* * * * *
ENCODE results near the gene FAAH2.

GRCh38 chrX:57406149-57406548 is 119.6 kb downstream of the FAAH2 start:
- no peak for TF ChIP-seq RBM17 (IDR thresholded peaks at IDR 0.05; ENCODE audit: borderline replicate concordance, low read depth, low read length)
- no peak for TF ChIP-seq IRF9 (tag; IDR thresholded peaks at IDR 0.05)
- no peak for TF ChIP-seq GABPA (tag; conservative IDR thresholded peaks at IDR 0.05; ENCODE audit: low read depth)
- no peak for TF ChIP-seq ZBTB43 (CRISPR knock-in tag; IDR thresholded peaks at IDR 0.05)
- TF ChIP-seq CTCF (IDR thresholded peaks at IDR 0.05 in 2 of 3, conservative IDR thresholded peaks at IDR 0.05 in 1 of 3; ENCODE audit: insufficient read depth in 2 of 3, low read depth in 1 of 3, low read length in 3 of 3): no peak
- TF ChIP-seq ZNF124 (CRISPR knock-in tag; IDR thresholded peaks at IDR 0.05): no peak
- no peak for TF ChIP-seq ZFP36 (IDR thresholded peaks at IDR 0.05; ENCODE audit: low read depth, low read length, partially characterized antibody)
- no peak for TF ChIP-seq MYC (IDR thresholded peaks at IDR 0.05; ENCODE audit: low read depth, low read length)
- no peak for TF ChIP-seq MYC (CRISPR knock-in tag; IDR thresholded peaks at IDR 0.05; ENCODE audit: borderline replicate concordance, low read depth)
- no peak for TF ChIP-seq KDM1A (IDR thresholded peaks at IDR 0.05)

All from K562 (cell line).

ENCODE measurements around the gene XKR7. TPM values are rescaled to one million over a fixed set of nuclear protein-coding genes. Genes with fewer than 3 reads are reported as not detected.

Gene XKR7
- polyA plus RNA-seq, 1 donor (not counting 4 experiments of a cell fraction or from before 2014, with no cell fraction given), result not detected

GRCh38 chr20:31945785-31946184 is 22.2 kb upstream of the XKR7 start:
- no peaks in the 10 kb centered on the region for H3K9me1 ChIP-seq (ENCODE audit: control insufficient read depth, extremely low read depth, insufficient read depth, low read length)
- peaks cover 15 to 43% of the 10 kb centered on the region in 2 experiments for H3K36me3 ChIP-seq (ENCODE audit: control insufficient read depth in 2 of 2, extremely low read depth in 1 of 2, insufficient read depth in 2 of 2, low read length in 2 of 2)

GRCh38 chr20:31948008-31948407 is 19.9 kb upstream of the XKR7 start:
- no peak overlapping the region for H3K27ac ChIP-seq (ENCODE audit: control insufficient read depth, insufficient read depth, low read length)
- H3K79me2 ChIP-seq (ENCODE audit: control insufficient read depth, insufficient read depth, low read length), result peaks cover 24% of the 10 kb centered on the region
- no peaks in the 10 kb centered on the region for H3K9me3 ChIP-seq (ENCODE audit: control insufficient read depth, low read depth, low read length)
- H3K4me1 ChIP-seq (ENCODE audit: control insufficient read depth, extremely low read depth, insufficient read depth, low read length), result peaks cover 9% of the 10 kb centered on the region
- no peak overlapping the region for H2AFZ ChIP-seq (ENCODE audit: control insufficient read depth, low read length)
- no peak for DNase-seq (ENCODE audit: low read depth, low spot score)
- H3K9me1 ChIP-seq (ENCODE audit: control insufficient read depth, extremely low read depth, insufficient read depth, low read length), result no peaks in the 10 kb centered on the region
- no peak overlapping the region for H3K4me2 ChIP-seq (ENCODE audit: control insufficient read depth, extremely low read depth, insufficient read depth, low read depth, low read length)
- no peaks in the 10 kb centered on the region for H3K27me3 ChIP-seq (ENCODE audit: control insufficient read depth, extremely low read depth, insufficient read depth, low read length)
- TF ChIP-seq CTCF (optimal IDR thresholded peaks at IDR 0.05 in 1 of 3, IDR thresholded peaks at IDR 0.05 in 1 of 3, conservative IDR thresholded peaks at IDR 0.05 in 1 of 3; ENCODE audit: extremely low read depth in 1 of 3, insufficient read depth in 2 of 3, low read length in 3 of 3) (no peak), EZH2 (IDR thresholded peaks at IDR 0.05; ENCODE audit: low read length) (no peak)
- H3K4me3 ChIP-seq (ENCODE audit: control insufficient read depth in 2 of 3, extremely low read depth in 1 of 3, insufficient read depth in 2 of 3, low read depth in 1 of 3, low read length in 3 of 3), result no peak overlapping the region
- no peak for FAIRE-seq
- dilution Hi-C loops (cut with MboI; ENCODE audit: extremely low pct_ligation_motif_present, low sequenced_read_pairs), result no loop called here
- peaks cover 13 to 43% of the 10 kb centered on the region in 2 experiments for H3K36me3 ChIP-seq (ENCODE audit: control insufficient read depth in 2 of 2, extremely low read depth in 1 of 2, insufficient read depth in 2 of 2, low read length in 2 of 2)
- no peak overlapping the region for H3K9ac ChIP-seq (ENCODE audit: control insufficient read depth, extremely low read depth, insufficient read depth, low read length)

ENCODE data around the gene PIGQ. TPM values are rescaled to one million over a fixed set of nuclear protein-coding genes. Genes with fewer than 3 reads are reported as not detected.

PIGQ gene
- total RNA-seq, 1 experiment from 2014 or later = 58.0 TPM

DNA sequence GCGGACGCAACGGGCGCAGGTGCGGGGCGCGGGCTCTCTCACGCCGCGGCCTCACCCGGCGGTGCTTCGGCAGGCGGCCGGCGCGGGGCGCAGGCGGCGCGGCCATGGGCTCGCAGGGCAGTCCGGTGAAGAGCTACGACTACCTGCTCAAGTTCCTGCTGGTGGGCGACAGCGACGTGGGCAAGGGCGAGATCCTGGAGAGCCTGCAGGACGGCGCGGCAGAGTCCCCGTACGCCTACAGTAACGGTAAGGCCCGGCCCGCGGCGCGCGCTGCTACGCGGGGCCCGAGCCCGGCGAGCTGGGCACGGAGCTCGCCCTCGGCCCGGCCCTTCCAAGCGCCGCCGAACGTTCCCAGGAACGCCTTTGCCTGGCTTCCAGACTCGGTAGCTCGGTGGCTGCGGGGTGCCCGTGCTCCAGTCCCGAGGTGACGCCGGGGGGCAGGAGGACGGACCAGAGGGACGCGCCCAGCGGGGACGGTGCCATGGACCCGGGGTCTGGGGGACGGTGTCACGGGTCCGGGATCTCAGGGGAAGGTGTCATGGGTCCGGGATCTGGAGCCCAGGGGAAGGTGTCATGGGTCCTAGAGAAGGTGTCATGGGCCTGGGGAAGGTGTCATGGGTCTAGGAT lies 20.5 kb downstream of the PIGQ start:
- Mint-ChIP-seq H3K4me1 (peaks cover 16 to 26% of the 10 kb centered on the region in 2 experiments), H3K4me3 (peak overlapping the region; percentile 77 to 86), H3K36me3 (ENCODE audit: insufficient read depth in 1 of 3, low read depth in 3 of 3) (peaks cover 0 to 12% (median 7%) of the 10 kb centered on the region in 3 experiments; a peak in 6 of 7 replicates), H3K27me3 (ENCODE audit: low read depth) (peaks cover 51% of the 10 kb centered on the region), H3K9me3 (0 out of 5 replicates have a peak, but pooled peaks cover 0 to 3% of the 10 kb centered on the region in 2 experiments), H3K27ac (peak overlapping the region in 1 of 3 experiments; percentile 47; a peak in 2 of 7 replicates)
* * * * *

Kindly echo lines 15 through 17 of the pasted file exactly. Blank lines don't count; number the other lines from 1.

Gene XKR7
- polyA plus RNA-seq, 1 donor (not counting 4 experiments of a cell fraction or from before 2014, with no cell fraction given), result not detected

GRCh38 chr20:31945785-31946184 is 22.2 kb upstream of the XKR7 start: